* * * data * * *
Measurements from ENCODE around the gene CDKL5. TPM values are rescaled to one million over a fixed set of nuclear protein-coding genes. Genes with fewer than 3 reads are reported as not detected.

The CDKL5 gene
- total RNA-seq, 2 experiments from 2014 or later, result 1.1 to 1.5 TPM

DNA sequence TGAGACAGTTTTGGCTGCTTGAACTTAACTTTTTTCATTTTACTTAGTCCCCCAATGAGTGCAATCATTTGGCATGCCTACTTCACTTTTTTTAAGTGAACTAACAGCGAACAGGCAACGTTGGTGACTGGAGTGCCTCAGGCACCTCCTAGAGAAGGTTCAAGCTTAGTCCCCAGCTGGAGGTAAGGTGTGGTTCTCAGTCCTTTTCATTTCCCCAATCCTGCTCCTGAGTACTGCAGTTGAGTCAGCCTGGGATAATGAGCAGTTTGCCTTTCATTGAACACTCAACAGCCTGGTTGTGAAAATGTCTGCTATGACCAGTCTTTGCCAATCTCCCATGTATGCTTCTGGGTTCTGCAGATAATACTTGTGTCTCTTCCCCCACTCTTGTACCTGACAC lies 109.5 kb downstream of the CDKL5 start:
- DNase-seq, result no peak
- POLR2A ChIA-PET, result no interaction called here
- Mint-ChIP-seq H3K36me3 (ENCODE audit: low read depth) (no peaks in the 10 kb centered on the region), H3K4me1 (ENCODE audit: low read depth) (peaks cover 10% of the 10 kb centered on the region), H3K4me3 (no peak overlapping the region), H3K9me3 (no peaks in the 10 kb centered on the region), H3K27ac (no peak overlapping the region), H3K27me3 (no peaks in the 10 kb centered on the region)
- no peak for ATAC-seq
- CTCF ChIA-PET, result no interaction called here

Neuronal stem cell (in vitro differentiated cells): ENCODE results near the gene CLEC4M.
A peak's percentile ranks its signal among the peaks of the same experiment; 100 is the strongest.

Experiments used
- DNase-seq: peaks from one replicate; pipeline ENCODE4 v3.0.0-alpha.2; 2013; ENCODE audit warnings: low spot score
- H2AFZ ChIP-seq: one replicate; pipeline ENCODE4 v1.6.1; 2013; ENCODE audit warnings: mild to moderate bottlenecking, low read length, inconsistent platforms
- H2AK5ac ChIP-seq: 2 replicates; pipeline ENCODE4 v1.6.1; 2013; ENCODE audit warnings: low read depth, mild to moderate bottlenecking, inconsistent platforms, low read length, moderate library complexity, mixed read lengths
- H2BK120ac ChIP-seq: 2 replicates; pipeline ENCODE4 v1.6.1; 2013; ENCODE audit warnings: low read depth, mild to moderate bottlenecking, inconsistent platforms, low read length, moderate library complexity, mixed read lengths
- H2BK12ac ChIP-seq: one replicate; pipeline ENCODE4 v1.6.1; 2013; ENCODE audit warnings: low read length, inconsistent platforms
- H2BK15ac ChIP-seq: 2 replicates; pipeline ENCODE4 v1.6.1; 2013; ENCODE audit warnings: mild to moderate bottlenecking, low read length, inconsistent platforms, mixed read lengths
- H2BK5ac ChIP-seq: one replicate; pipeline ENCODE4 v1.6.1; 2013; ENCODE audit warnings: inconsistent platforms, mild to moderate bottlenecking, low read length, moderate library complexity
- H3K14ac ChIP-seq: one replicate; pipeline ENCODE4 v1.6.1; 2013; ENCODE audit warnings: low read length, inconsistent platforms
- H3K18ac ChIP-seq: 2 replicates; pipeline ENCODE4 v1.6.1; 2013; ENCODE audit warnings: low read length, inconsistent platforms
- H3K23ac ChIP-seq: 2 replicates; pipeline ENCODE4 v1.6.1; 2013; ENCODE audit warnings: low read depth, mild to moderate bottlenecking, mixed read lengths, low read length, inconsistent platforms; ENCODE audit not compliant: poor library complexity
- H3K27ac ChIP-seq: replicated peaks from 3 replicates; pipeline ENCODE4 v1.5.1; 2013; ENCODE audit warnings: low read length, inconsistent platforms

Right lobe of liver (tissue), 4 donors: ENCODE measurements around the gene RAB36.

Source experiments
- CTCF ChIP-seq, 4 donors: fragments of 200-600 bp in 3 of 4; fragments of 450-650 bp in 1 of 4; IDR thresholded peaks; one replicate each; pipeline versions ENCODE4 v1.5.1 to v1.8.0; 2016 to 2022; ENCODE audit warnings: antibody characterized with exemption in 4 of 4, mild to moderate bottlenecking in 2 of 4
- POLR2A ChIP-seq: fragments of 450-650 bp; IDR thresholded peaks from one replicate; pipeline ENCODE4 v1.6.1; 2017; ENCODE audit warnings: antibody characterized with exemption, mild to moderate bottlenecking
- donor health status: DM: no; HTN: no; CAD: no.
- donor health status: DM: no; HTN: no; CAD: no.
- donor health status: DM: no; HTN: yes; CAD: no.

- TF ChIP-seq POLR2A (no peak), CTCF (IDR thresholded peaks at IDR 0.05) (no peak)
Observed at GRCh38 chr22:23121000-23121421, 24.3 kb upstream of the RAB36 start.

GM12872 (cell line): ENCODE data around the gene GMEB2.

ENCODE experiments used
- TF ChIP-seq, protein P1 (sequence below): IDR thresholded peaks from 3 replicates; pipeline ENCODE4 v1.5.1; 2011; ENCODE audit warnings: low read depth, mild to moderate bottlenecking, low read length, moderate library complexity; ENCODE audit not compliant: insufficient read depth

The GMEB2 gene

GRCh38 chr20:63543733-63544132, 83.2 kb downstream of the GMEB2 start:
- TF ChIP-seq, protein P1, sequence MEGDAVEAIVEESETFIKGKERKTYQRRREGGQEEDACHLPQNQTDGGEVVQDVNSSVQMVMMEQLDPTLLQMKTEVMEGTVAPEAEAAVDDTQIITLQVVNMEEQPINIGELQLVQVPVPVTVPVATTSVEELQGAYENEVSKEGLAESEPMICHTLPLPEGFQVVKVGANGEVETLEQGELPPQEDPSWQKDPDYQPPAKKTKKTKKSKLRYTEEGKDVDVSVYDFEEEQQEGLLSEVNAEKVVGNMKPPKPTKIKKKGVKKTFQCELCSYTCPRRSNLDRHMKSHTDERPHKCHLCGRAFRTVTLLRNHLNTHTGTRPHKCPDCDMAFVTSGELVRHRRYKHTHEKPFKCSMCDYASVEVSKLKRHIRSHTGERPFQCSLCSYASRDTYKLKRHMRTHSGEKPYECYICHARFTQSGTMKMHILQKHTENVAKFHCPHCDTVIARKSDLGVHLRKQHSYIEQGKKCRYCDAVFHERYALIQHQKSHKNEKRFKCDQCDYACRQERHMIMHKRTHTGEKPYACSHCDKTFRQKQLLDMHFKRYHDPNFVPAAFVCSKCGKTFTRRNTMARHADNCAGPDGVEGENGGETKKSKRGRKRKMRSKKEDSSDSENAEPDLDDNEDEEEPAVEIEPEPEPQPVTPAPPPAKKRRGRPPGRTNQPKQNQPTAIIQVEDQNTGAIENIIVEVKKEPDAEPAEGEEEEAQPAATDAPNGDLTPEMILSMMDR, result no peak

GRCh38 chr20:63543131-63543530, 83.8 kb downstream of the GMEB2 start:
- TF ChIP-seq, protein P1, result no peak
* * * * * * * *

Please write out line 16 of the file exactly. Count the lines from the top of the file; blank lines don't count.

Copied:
- H2BK120ac ChIP-seq: 2 replicates; pipeline ENCODE4 v1.6.1; 2013; ENCODE audit warnings: low read depth, mild to moderate bottlenecking, inconsistent platforms, low read length, moderate library complexity, mixed read lengths